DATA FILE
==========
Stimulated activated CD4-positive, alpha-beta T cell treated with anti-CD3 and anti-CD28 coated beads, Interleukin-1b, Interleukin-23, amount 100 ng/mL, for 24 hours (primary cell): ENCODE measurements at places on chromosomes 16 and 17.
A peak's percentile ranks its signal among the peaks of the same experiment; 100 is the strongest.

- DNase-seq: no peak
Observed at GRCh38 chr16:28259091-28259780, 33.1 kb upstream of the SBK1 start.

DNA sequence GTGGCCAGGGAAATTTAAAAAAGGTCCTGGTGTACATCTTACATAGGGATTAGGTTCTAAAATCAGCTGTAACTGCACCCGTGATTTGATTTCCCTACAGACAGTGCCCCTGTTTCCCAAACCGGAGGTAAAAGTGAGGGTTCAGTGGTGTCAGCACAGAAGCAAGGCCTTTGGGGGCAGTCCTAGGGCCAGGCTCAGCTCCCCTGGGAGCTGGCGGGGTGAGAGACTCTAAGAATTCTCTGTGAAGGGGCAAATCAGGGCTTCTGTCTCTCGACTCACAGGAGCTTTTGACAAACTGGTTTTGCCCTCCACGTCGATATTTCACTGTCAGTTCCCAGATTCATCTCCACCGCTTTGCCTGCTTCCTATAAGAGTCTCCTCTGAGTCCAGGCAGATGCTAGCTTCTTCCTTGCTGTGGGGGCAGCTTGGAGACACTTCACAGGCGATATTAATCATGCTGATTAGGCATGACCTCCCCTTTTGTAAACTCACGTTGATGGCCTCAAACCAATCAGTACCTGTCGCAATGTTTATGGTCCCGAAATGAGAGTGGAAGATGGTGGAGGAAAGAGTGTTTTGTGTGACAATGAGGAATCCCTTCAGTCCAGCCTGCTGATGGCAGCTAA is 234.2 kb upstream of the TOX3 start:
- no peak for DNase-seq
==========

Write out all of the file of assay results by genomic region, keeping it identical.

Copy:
Stimulated activated CD4-positive, alpha-beta T cell treated with anti-CD3 and anti-CD28 coated beads, Interleukin-1b, Interleukin-23, amount 100 ng/mL, for 24 hours (primary cell): ENCODE measurements at places on chromosomes 16 and 17.
A peak's percentile ranks its signal among the peaks of the same experiment; 100 is the strongest.

- DNase-seq: no peak
Observed at GRCh38 chr16:28259091-28259780, 33.1 kb upstream of the SBK1 start.

DNA sequence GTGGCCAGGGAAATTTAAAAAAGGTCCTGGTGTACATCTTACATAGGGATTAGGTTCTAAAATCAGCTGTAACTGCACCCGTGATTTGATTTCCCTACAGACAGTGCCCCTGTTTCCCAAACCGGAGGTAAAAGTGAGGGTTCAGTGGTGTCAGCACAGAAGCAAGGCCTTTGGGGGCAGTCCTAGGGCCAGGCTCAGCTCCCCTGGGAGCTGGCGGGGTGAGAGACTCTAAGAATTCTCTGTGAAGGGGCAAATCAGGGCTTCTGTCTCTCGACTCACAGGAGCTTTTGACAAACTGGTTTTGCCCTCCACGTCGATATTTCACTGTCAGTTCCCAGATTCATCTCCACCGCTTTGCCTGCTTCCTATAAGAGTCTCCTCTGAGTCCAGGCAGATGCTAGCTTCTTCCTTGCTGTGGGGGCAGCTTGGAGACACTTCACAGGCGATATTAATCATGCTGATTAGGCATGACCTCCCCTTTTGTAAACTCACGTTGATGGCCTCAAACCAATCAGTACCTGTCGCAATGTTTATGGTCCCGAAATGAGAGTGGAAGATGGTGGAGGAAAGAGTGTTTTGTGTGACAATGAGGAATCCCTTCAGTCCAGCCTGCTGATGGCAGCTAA is 234.2 kb upstream of the TOX3 start:
- no peak for DNase-seq